North Dakota cloud-seeding bill draws out supporters, detractors

The bill would add new strings to the state’s Cloud Modification Project, which uses planes to reduce the threat of hail and increase chances for rain in western North Dakota.

Funnel cloud
A massive vortex storm cell moves over farmland between the towns of Ross and Stanley in North Dakota's Mountrail County in this file photo. Mountrail is one of the counties that participates in North Dakota's Cloud Modification Project.
David Samson / The Forum
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BISMARCK, N.D. — After the introduction of a bill that could limit North Dakota’s cloud seeding program, Pete Hanebutt, representing the North Dakota Farm Bureau, succinctly summarized the testimony that was to come.

“Either you love it or you hate it,” Hanebutt said, after saying the North Dakota Farm Bureau’s official position was to oppose weather modification, a position reached after much debate.

The hearing before the North Dakota House Agriculture Committee on Friday, Jan. 13, was on a bill that would require counties that want cloud seeding to get approval from neighboring counties, or pay the entire cost of the flights on their own — instead of getting funding from the state to do so.

Opponents of cloud seeding are supporting the bill, sponsored by Rep. Matt Ruby, R-Minot. That included farmers from Ward County, where residents in 2000 elected to drop out of the state’s weather modification program, which is intended to reduce hailstorms and increase rainfall.

Roger Neshem, who farms near Berthold in Ward County, says that since the end of cloud seeding for Ward County, his farm has enjoyed the longest hail-free stretch in his records.


He said supporters of cloud seeding point to reduced hail, but he questioned those statistics and instead pointed to drought as “the real bogeyman.”

Jamie Kouba of Hettinger County called the bill an “awesome step in the right direction.”

The North Dakota Grain Growers Association also submitted written testimony opposing the weather modification and supporting the bill.

Supporters of cloud seeding and opponents of the bill included Dani Quissell of the North Dakota Weather Modification Association, who says the bill infringes on the ability of a county to make its own decisions on cloud seeding, especially if the county is in another state.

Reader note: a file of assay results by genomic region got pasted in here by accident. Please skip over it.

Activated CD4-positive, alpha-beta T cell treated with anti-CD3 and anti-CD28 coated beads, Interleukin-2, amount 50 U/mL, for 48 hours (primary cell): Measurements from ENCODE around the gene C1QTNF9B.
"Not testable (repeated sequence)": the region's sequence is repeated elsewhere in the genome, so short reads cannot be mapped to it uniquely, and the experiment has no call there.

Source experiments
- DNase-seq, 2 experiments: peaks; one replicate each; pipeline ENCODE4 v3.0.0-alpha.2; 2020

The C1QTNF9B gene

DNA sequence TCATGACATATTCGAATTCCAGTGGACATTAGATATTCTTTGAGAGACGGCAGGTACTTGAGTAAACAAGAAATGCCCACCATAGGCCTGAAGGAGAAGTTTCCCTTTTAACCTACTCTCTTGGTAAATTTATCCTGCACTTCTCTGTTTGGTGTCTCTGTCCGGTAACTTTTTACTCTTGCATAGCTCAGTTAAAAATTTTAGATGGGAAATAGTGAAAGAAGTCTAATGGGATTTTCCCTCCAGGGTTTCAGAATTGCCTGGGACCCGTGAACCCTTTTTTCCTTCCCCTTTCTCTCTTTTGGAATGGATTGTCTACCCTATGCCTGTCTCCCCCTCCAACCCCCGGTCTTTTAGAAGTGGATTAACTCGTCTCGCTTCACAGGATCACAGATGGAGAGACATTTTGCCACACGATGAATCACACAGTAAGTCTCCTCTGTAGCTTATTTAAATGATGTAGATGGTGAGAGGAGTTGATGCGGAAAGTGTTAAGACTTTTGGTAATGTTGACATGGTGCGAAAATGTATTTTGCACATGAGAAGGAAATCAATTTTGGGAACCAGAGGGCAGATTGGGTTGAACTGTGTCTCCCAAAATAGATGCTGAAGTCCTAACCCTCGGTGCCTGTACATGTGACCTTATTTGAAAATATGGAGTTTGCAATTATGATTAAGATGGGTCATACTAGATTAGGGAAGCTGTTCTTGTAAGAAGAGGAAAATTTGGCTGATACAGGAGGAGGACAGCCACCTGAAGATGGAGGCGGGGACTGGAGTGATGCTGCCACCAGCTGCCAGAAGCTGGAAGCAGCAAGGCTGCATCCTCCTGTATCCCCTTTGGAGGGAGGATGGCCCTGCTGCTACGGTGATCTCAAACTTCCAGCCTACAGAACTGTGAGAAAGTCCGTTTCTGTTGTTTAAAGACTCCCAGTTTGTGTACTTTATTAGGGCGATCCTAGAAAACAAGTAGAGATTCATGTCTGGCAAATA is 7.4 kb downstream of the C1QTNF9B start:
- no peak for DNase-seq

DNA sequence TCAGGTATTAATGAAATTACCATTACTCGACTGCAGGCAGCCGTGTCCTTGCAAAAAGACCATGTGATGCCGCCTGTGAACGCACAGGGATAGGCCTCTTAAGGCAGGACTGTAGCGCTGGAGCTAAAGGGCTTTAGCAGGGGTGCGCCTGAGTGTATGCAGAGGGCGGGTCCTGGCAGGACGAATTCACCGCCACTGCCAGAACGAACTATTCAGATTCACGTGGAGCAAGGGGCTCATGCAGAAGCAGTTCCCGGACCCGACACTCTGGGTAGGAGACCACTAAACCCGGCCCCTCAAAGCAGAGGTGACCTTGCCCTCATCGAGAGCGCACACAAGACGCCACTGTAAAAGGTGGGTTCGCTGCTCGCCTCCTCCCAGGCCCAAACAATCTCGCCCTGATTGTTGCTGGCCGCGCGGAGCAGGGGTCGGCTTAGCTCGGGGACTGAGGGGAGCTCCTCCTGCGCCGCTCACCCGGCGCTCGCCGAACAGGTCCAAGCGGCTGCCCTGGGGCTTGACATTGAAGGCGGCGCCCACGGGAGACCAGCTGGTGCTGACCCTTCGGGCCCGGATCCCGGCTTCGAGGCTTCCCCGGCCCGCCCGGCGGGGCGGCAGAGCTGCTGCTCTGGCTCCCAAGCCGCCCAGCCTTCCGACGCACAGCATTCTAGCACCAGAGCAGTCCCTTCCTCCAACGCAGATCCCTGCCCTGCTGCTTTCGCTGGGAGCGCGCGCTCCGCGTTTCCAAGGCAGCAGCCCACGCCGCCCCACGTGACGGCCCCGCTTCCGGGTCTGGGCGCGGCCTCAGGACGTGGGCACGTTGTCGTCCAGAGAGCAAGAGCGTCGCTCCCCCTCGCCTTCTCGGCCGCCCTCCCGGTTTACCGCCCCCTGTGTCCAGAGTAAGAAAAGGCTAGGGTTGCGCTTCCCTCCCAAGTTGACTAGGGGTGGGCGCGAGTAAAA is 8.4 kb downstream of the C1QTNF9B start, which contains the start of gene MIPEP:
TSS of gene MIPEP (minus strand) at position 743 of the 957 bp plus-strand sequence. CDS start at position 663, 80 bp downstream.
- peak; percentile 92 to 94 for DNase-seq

Jason Rice, a Montrail farmer and county commissioner, said it’s the people of the county that should vote, not the neighboring county.

While Ward County, in 2020 voted overwhelmingly to opt out of the program, Slope County has voted overwhelmingly to continue.

Silver iodide is released in the updraft, or like dry ice, placed directly in the cloud. These particles aid in the conversion of supercooled water droplets to ice crystals and eventually snowflakes that melt and become rain.
Courtesy North Dakota Cloud Modification Project

In the middle, testifying as neutral was Darin Langerud, director of the North Dakota Atmospheric Resource Board, which oversees the North Dakota Cloud Modification Project.

He did point to studies by North Dakota State University and Michigan State University that show the benefits of cloud seeding outweigh the costs. Cloud seeding is used in 10 western U.S. states.


“That (cloud seeding) enhancement does carry downwind a bit before it dissipates with time and distance. So the notion that seeding clouds in an upwind target is reducing precipitation downwind is not borne out by the science,” he said.

The Agriculture Committee took no action on the bill.

Reach Jeff Beach at or call 701-451-5651 (work) or 859-420-1177.
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